Tips to Save Power with Your iPod
The iPod classic and older models include a hard drive — and whatever causes the hard drive to spin causes a drain on power. iPod nano, iPod shuffle, and iPod touch models use a flash drive, which uses less power but still uses power when playing content.
The iPod touch also uses power doing things like accessing the Internet, using Bluetooth devices, keeping up with notifications, and running apps. Keeping these activities to a minimum can help you save power.
The following are tips on saving power while using your iPod:
Pause. Pause playback when you’re not listening. Pausing (stopping) playback is the easiest way to conserve power.
Lock it (with the iPod nano or iPod touch). Press the sleep/wake button on top to immediately put it to sleep and lock its controls to save battery power. You can set your iPod touch to automatically go to sleep by choosing Settings→General→Auto-Lock from the Home screen, and then choosing 1 Minute, 2 Minutes, 3 Minutes, 4 Minutes, or 5 Minutes (or Never, to prevent automatic sleep).
Hold it (with the iPod classic). Flip the Hold switch on the iPod classic to the locked position (with the orange layer showing underneath) to make sure that controls aren’t accidentally activated. You don’t want your iPod playing music in your pocket and draining the battery when you’re not listening.
Back away from the light. Turn down the brightness on an iPod touch by choosing Settings→Brightness and dragging the brightness slider to the left. Turn it down on an iPod nano by tapping Settings→General→Brightness.
Use the backlight sparingly on the iPod classic — select Backlight Timer from the iPod Settings menu to limit backlighting to a number of seconds or set it to Off. (Choose Settings from the main menu.) Don’t use the backlight in daylight if you don’t need it.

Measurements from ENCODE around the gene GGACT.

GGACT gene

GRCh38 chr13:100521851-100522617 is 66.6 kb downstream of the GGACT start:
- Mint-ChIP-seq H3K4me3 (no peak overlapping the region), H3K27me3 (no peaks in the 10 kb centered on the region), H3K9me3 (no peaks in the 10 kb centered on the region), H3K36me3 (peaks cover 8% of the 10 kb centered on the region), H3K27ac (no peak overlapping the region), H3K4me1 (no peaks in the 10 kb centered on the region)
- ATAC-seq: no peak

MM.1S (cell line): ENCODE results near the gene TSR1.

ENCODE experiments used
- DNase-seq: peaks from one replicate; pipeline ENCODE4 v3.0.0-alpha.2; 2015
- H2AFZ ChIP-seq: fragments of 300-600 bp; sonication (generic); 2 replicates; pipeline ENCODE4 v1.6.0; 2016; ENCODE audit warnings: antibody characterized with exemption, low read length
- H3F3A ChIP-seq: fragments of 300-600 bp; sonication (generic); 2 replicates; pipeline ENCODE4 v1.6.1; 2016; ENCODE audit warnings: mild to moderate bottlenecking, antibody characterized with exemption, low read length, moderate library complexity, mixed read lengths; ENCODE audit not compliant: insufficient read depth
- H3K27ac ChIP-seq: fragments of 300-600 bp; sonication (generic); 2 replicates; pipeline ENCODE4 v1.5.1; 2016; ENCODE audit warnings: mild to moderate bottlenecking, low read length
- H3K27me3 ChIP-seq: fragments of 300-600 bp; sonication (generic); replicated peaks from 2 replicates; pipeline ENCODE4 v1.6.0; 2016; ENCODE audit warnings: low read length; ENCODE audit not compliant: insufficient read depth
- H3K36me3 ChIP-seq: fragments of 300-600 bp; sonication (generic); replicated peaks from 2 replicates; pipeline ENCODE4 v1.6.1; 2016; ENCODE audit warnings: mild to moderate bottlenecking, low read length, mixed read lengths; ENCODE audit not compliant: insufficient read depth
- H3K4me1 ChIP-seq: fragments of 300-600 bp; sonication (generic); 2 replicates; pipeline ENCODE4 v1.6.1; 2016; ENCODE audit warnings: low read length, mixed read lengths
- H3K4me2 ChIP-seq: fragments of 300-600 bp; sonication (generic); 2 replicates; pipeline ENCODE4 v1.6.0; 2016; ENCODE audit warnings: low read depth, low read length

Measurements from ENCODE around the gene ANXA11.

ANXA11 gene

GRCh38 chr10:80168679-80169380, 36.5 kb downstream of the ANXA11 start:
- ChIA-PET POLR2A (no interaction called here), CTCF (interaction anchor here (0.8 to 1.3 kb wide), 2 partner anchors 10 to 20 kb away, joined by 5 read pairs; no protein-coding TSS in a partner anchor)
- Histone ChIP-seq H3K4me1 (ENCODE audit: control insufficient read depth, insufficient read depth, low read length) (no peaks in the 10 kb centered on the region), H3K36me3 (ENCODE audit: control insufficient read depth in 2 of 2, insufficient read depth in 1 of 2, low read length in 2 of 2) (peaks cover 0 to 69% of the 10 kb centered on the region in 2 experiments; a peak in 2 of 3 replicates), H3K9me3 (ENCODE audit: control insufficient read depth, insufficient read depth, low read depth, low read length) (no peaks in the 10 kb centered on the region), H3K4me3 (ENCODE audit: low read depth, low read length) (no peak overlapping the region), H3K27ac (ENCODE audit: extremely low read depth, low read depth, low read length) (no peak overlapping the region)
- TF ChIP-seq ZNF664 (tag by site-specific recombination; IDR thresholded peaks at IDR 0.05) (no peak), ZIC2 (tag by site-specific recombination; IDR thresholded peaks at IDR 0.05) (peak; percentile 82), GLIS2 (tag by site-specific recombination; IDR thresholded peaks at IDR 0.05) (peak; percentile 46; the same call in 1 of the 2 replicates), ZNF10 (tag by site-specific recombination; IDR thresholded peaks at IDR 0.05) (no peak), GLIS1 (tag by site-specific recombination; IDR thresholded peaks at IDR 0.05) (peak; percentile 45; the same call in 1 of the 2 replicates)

Don’t ask and don’t tell where you are (with an iPod touch). Turn off Location Services if you aren’t using apps that need it. Choose Settings→Privacy→Location Services from the Home screen, and tap On for the Location Services option at the top to turn it off (tap Off to turn it back on).
Let the postman ring twice (with an iPod touch). Check e-mail less frequently. You may want to turn off Push and change your Fetch settings. Turn off instant notifications from Facebook and other sources.
Put a cap on Bluetooth (with an iPod touch or iPod nano). Turn off Bluetooth (choose Settings→General→Bluetooth and tap the On button to turn it off) if you’re not using a Bluetooth device.
Drop back in from the Internet (with an iPod touch). Turn off Wi-Fi when not browsing the Internet or using Maps: Choose Settings→Wi-Fi and tap the On button to turn it off.
Fasten your seat belt (with an iPod touch). Turn on Airplane Mode to automatically turn off Wi-Fi and Bluetooth at once, before the flight attendant reminds you to do it: Choose Settings and tap Off to turn Airplane Mode on.
Turn it off completely. To turn off an iPod nano, press the Sleep/Wake button. To turn off an iPod classic, press and hold the Play/Pause button. To turn off an iPod shuffle, slide the switch to the off position, hiding the green layer underneath the switch.
You can turn the iPod touch completely off by holding down the sleep/wake button for about 2 seconds, until you see the Slide to Power Off slider; then slide your finger across the slider to turn it off. You can then turn it back on by pressing and holding the sleep/wake button.
Starting an iPod touch or iPod classic that was completely turned off takes quite a bit of power — more than if it woke from sleep. If you do turn it off, plug it in to AC power or your computer before turning it back on.
You may continue. Play songs continuously without using the iPod controls. Selecting songs and using the back and forward buttons require more energy. Also, turn off your iPod equalizer (EQ) if you turned it on — choose Settings→Music and tap EQ, and then tap Off.
Always use the latest iPod software and update your software when updates come out. Apple constantly tries to improve how your iPod works, and many of these advancements relate to power usage.